Boatright encouraged attendees to make the most of any opportunity that comes their way:
Externships: Even if your externship was canceled, do not be afraid to reach out to the clinicians with whom you were supposed to work and start a virtual mentor relationship. “Don’t let it be a completely missed opportunity because of COVID-19,” Boatright advised.
Shadowing: Many students have to forfeit clinical rotations, but Boatright encouraged attendees to take advantage of shadowing opportunities. “Ask the clinicians questions,” she said. “Most of us love sharing stores.”
Online opportunities: As the pandemic has progressed, universities, associations, and conference hosts have become increasingly creative. “There are some really cool networking opportunities out there, both through social media and virtual conferences,” Boatright reminded attendees.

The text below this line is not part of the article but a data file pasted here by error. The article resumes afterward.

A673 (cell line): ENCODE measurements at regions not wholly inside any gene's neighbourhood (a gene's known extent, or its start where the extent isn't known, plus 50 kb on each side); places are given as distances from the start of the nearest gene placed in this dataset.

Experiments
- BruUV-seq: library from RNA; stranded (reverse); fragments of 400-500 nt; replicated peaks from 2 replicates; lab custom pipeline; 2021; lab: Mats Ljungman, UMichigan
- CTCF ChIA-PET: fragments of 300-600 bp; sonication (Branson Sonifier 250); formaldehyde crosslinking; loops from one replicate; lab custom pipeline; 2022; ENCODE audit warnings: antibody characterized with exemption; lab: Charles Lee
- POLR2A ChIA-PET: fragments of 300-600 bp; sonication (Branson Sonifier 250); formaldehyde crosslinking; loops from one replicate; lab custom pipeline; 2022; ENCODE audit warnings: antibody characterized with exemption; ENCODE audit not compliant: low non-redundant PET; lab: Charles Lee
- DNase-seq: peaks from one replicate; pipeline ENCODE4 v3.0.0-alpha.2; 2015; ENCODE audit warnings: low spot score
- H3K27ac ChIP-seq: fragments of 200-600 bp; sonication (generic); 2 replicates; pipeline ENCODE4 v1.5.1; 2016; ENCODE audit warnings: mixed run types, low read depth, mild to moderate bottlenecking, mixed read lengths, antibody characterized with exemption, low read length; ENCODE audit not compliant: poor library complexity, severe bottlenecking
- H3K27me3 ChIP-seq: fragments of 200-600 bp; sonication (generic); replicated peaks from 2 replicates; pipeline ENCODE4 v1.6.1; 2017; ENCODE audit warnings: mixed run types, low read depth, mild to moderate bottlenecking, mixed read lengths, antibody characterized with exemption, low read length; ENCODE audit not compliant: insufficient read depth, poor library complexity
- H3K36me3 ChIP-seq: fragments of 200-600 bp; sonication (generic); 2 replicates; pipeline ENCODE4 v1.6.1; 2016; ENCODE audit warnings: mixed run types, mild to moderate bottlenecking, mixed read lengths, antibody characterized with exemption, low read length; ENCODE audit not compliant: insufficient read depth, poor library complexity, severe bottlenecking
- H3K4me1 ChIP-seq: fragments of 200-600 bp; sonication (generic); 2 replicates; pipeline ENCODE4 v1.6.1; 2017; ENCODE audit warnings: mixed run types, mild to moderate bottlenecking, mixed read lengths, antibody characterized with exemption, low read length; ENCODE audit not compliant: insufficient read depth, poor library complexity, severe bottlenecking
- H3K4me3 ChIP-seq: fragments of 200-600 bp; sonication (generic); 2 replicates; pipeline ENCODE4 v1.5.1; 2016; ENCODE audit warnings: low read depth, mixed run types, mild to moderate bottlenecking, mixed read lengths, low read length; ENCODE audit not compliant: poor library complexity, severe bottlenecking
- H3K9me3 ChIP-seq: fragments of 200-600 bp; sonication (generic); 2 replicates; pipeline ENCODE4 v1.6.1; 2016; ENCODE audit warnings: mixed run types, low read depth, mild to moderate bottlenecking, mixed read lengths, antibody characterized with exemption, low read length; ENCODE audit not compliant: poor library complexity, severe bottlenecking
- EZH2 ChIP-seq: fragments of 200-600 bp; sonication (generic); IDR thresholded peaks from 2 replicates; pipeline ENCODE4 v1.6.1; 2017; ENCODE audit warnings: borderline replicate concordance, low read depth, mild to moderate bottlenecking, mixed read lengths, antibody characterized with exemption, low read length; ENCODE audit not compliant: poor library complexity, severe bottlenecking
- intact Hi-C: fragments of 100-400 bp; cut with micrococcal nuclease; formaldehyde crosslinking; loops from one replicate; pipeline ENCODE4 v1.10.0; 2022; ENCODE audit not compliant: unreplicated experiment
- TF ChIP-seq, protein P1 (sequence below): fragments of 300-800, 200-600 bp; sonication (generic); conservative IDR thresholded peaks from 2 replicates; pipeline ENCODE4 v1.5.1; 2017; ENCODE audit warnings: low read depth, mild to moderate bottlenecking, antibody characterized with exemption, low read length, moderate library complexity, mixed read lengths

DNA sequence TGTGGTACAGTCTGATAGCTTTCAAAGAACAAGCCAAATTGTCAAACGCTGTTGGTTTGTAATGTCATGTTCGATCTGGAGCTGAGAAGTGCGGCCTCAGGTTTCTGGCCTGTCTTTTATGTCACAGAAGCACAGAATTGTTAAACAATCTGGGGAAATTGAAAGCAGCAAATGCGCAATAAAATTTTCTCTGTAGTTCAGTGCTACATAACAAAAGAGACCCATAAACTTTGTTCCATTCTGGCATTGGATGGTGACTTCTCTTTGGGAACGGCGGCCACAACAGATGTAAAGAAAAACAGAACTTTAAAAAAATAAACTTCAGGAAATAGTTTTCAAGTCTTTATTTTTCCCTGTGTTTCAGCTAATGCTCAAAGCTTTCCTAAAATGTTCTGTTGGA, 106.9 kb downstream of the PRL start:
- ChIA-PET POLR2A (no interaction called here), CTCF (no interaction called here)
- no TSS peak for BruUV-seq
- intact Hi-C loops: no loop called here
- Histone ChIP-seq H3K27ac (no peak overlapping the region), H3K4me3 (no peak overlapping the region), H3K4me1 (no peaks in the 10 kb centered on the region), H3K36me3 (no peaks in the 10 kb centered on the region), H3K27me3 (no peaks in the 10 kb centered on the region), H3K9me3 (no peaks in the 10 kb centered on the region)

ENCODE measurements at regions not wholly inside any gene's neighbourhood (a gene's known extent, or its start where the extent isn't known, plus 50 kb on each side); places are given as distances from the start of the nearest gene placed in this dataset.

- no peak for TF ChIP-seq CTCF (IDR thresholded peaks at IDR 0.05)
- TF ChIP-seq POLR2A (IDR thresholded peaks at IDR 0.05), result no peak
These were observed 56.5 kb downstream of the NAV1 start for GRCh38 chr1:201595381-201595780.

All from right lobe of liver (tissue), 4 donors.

Above all, remember that everyone is dealing with the effects of the pandemic. You are not alone in feeling frustrated, unprepared, or confused about what the next steps should be.
Build your network
Establishing a relationship with a potential mentor while still in veterinary school is ideal, Crocker said. Not sure where to start? The doctors suggested looking into these 3 avenues:
Make connections with professors and clinicians. The experts available to you through your college or university can help you explore different areas of practice or research that pique your interest.
Attend conferences. Whether in-person or virtual, conferences are an excellent platform for connecting with potential mentors. Network with fellow attendees, listen to what the speakers are most passionate about, and make an effort to connect after the conference ends.